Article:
Fore-edge painting

Jerusalem Delivered, an Heroic Poem, translated from the Italian of Torquato Tasso, by John Hoole. London 1797; with fore-edge painting: Trajan's Arch, Ancona, Tasso in Prison and the Bridge of Sighs

A fore-edge painting is a scene painted on the edges of the pages of a book. There are two basic forms, including paintings on edges that have been fanned and edges that are closed; thus with the first instance a book edge must be fanned to see the painting and in the second the painting is on the closed edge itself and thus should not be fanned. A fanned painting is one that is not visible when the book is closed.

In order to view the painting, the leaves of the book must be fanned, exposing the edges of the pages and thereby the painting. Another basic difference is that a painting on the closed edge is painted directly on the surface of the book edge (the fore-edge being the opposite of the spine side). For the fanned painting the watercolor is applied to the top or bottom margin (recto or verso) of the page/leaf and not to the actual "fore"-edge itself.


A single fore-edge painting includes a painting on only one side of the book page edges. Generally, gilt or marbling is applied by the bookbinder after the painting has dried, so as to make the painting completely invisible when the book is closed.

A double fore-edge painting has paintings on both sides of the page margin so that one painting is visible when the leaves are fanned one way, and the other is visible when the leaves are fanned the other way.

A triple fore-edge painting has, in addition to paintings on the edges, a third painting applied directly to the edges (in lieu of gilt or marbling). Edge paintings that are continuous scenes wrapped around more than one edge are called panoramic fore-edge painting. These are sometimes called a 'triple edge painting'.[1][2]


The earliest fore-edge paintings date possibly as far back as the 10th century; these earliest paintings were symbolic designs. Early English fore-edge paintings, believed to date to the 14th century, presented heraldic designs in gold and other colors. The first known example of a disappearing fore-edge painting (where the painting is not visible when the book is closed) dates from 1649. The earliest signed and dated fore-edge painting dates to 1653: a family coat of arms painted on a 1651 Bible.

Around 1750, the subject matter of fore-edge paintings changed from simply decorative or heraldic designs to landscapes, portraits and religious scenes, usually painted in full color. Modern fore-edge painted scenes have a lot more variation as they can depict numerous subjects not found on earlier specimens. These include scenes that are erotic, or they might involve scenes from novels (like Jules Verne, Sherlock Holmes or Dickens, etc.). In many cases, the chosen scene will depict a subject related to the book, but in other cases it did not. In one instance, the same New Brunswick landscape was applied to both a Bible and to a collection of poetry and plays. The choice of scenes is made by either the artist, bookseller or owner, thus the variety is wide.

The technique was popularized in the 18th century by John Brindley (1732 - 1756),[3] publisher and bookbinder to the prince of Wales.[4] and Edwards of Halifax, a distinguished family of bookbinders and booksellers.[5]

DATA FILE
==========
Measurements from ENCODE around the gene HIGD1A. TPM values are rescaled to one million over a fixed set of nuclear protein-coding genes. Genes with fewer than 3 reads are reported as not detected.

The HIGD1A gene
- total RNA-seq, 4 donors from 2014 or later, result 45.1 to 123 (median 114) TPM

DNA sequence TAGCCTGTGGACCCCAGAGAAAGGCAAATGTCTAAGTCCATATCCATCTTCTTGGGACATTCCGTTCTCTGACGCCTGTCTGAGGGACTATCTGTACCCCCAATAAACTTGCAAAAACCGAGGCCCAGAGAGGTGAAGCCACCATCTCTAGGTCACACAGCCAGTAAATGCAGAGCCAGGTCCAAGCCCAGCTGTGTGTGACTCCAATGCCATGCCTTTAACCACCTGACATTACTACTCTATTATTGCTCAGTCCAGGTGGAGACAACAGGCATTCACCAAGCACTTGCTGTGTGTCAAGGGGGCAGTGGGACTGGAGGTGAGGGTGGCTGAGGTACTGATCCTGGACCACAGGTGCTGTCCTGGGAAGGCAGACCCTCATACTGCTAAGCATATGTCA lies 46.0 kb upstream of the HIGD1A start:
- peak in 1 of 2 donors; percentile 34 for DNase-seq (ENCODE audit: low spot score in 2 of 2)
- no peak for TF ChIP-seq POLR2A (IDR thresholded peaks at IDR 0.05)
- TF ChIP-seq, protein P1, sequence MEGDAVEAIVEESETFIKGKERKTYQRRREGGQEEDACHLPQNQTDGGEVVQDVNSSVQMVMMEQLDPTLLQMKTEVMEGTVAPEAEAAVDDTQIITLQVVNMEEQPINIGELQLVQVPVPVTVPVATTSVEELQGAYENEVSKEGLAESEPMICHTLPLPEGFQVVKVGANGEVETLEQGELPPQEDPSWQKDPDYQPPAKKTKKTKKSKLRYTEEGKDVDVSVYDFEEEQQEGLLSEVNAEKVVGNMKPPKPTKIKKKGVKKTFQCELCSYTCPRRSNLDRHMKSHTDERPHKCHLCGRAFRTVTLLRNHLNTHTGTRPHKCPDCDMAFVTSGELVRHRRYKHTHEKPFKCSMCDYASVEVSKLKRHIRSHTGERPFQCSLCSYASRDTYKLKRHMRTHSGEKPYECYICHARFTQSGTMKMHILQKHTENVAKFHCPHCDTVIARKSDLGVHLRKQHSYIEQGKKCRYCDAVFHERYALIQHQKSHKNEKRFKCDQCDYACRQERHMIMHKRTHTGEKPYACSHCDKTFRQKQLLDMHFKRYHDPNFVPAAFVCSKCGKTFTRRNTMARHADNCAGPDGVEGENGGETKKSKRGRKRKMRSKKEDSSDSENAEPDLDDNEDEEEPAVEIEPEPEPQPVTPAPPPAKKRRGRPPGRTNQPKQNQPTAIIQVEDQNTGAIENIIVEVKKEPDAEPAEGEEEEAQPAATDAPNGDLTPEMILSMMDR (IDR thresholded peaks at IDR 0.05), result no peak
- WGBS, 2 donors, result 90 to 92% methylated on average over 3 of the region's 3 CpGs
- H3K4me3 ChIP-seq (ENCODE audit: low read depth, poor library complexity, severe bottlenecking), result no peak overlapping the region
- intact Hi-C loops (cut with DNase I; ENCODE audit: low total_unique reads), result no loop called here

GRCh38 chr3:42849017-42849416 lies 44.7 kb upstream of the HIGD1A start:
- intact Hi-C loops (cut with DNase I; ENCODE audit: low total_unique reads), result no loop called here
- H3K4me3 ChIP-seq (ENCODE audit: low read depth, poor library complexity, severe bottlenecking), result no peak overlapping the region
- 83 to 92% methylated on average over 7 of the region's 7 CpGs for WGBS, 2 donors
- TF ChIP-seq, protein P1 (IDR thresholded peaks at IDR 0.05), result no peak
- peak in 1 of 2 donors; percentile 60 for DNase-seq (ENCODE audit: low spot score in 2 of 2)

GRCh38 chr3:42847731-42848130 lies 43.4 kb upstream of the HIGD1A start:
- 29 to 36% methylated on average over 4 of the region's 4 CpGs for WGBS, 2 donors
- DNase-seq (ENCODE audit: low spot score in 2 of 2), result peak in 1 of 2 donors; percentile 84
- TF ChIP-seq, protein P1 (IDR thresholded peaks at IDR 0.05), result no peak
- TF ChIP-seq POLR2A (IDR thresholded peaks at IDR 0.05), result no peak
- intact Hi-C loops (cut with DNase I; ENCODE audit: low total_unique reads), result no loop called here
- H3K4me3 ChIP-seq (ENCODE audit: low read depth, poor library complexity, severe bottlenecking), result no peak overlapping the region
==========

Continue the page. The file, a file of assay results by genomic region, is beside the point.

The majority of extant examples of fore-edge painting date to the late 19th and early 20th century on reproductions of books originally published in the early 19th century.

Artists currently expert in the fore-edge artform include UK-based artists, Martin Frost and Clare Brooksbank. The reference book of L. Jeff Weber lists many artist and binders names associated with this art form, including those working presently (until 2010).


No comprehensive census of fore-edge paintings in the United States has yet been completed.

The College of William and Mary's Earl Gregg Swem Library holds a collection of 709 fore-edge paintings in the Ralph H. Wark Collection.[6]

The Boston Public Library has a collection of 258 fore-edge paintings, one of the larger collections in the United States, and many examples are displayed online.[7] The Estelle Doheny Collection housed in the Edward Laurence Doheny Memorial Library at St. John’s Seminary, Camarillo, California, is described as "roughly twice as large" as the collection at the Boston Public Library.[7]

Syracuse University's Special Collections Research Center has the Poushter Collection, with more than 90 volumes.[8]

The George Peabody Library in Baltimore, MD also contains an extensive collection of books with fore-edge paintings within its Dorothy McIlvain Scott Collection.


  1. Bromer, Anne C. "Fore Edge Painting - An Introduction". On the Edge: The Hidden Art of Fore-Edge Book Painting. Boston Public Library. Retrieved 18 March 2013.
  2. Frost, Martin. "What Is A Fore-Edge Painting?". On the Edge: The Hidden Art of Fore-Edge Book Painting. Boston Public Library. Retrieved 18 March 2013.
  3. Carter, John; Barker, Nicolas (2010). ABC For Book Collectors. New Castle, DE: Oak Knoll Books. p. 108. ISBN 9781584561125.
  4. "John Brindley". The British Museum. Retrieved February 29, 2016.
  5. "Etherington & Roberts. Dictionary--Edwards of Halifax". Retrieved 2016-02-29.
  6. "Ralph H. Wark Collection". Earl Gregg Swem LIbrary. Retrieved 10 September 2013.
  7. 1 2 Figenbaum, Muriel C. "The Albert H. Wiggin Collection". On the Edge: The Hidden Art of Fore-Edge Book Painting. Boston Public Library. Retrieved 18 March 2013.
  8. Weber, Jeff (1992). "Fore-edge Paintings at Syracuse University". The Courier, Fall 1992. Syracuse University. Retrieved 6 May 2016.

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